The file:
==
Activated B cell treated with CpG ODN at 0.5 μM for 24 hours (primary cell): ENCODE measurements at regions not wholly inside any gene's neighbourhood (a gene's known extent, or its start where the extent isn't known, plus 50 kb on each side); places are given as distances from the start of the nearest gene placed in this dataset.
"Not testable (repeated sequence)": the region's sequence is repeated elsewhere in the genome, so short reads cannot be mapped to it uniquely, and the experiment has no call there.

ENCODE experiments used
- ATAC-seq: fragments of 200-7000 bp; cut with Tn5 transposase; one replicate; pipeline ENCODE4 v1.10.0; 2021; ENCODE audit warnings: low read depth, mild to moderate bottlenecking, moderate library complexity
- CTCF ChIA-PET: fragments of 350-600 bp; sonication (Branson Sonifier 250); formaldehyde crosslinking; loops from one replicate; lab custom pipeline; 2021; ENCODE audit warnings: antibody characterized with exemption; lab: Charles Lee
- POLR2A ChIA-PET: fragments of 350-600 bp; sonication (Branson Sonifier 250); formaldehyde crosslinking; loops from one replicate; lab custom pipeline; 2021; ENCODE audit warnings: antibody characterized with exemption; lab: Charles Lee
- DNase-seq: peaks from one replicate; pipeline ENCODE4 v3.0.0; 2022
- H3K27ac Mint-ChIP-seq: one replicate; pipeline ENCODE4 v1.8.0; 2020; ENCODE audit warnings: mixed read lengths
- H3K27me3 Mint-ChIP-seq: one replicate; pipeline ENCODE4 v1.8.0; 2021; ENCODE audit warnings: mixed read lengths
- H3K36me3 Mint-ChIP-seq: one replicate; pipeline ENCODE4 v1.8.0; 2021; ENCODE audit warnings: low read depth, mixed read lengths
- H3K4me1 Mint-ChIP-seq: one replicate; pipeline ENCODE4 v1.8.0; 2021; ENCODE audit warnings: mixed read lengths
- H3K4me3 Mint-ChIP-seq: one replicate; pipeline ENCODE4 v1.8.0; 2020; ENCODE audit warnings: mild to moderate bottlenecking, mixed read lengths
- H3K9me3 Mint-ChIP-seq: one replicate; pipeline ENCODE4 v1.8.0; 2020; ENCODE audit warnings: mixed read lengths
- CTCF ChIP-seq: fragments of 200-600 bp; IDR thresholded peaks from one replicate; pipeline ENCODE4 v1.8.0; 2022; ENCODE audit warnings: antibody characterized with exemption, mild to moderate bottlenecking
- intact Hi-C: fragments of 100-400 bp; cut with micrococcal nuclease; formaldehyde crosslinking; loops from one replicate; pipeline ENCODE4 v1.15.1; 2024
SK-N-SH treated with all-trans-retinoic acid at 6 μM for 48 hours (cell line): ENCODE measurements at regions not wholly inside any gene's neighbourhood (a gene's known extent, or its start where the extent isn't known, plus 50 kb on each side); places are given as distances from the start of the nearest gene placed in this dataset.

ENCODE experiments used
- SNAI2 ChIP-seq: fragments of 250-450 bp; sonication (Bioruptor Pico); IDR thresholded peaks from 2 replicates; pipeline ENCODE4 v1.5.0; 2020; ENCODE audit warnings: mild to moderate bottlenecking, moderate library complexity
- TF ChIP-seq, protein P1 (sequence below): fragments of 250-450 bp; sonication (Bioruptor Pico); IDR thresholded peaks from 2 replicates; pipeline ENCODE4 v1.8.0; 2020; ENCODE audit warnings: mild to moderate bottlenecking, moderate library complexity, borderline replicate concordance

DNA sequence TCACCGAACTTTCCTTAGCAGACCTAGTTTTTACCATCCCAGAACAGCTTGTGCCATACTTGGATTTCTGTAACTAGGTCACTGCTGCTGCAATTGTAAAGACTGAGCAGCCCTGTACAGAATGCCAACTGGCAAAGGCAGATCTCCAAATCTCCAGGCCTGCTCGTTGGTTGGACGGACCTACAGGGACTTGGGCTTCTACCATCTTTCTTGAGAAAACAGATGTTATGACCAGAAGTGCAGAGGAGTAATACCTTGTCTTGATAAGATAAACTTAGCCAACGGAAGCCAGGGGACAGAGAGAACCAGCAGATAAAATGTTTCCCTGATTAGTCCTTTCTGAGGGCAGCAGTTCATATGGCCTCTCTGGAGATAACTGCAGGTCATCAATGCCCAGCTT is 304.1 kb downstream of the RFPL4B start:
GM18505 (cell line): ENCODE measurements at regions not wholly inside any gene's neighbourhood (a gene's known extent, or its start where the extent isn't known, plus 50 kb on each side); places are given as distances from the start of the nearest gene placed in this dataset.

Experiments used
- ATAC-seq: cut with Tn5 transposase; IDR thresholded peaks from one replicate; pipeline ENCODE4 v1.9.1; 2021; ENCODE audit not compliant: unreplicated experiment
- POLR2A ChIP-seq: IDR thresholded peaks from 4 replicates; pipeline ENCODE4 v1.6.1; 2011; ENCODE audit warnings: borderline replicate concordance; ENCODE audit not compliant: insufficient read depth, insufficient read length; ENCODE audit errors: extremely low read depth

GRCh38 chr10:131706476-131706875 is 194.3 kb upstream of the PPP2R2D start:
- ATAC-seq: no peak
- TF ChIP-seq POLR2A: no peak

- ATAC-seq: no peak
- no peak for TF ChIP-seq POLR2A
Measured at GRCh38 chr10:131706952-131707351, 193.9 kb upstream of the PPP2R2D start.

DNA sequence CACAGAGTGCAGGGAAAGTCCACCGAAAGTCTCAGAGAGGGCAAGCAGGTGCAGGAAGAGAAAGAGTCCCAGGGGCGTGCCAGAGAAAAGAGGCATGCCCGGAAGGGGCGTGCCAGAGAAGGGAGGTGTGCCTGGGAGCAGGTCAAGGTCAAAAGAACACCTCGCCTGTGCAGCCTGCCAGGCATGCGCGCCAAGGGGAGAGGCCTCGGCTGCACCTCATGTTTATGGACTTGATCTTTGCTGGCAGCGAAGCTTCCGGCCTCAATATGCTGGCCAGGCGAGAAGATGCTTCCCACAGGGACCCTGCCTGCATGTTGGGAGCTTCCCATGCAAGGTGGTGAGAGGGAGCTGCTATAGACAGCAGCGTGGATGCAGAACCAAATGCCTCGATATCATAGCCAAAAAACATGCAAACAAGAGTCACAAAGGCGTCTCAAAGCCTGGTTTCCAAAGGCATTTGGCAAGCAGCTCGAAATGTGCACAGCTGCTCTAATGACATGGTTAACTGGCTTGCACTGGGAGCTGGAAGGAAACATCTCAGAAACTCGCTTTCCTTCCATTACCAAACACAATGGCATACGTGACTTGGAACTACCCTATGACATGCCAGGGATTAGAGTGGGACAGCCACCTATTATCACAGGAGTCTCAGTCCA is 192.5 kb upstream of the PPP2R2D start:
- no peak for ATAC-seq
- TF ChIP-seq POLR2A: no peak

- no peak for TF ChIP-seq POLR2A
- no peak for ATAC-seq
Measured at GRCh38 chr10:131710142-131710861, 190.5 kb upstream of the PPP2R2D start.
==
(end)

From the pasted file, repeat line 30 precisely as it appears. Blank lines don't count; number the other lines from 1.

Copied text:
Measured at GRCh38 chr10:131706952-131707351, 193.9 kb upstream of the PPP2R2D start.